Is It Too Late For Adelson’s Anti-Online Poker Crusade?

Slate Magazine tackles the behind the scenes war on poker.

Let’s face it…the war against online poker is not only infuriating, for many of us – it’s confusing. Who’s doing what to whom and how hard is tough to suss out, except for the fact that Sands Corp. Chairman, 80-year-old Sheldon Adelson, is looking to impose an anti-freedoms legacy after spending a lifetime of supporting gambling (and mass amounts of alcohol consumption and non-stop cancer causing smoking in his casinos).

Slate Magazine takes a look at the big picture from where legislation stands today, who the impact players (Adelson, Ceasars, the PPA, PokerStars) are who are giving cash to politicians to do their bidding and they ask the question if it’s just too late to impose a full fledged ban.

Las Vegas–based casinos and overseas operators have begun an all-out battle over Internet gambling, which is mostly banned nationwide but carries with it the promise of billions of dollars in additional revenue for casinos and state governments. Three states began licensing online betting last year, and Congress is facing increasing pressure to either bar or regulate the fledgling industry.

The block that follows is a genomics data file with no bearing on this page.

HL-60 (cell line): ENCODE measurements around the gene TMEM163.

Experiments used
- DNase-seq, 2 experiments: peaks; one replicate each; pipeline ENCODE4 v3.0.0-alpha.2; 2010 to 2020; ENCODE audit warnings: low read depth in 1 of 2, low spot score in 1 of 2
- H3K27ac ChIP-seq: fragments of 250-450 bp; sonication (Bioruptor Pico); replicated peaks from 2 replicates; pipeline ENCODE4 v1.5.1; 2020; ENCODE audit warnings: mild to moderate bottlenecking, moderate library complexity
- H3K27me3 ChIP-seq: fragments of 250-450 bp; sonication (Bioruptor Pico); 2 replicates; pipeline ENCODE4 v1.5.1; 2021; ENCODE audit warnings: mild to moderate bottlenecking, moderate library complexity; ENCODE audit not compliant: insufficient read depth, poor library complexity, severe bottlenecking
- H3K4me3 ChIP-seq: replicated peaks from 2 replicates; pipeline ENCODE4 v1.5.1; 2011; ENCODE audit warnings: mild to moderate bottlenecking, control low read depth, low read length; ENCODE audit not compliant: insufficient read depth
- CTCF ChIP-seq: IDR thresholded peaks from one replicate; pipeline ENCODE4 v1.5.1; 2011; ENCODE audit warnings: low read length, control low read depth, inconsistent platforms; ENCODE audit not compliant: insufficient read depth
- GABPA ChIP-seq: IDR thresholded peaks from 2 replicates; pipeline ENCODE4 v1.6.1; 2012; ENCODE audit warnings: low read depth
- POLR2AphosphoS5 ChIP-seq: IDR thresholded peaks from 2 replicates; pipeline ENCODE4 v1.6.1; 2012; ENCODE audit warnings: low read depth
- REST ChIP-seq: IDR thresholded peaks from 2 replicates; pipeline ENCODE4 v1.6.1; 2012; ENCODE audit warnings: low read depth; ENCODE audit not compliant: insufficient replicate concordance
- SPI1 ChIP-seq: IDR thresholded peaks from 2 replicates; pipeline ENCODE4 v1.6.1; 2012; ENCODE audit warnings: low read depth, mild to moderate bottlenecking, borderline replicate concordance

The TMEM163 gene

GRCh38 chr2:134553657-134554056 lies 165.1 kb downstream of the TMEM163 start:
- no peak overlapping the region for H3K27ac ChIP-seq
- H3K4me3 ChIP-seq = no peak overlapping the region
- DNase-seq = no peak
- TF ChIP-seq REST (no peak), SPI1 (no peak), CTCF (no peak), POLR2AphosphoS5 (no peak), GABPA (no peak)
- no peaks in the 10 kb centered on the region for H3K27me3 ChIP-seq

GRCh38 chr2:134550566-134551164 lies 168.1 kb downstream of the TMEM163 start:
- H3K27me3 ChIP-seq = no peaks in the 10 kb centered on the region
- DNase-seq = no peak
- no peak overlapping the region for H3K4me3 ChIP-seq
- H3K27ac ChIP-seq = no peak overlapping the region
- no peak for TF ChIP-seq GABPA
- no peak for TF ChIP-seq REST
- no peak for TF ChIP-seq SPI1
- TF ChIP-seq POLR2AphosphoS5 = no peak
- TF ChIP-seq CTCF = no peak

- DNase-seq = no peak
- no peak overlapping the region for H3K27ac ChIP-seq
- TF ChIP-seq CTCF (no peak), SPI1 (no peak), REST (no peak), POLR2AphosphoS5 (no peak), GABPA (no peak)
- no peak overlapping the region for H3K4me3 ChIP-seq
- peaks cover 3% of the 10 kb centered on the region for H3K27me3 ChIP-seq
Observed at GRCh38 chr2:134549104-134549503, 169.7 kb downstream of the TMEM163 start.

The moves are coming in response to a concerted push orchestrated by a colorful cast of characters, including Sheldon Adelson, one of the most prolific political donors of the super PAC era, an offshore company that only recently settled federal allegations of money laundering and bank fraud, and a pair of benignly named political advocacy groups backed by big-time casino cash.

It’s a dense article, filled with backstory, some of which as poker players you will be familiar with (Black Friday, UIGEA) but in the end, if you want to get what seems to be a pretty nice summary of the current fight for the freedom of online poker – and more than online poker, your freedoms as an individual – check out The Big Gamble over at Slate Magazine.

If you or someone you know has a gambling problem and wants help, call the Virginia Council on Problem Gambling (VACPG) helpline at 1-888-532-3500
published 9 years, 10 months ago • by permalink

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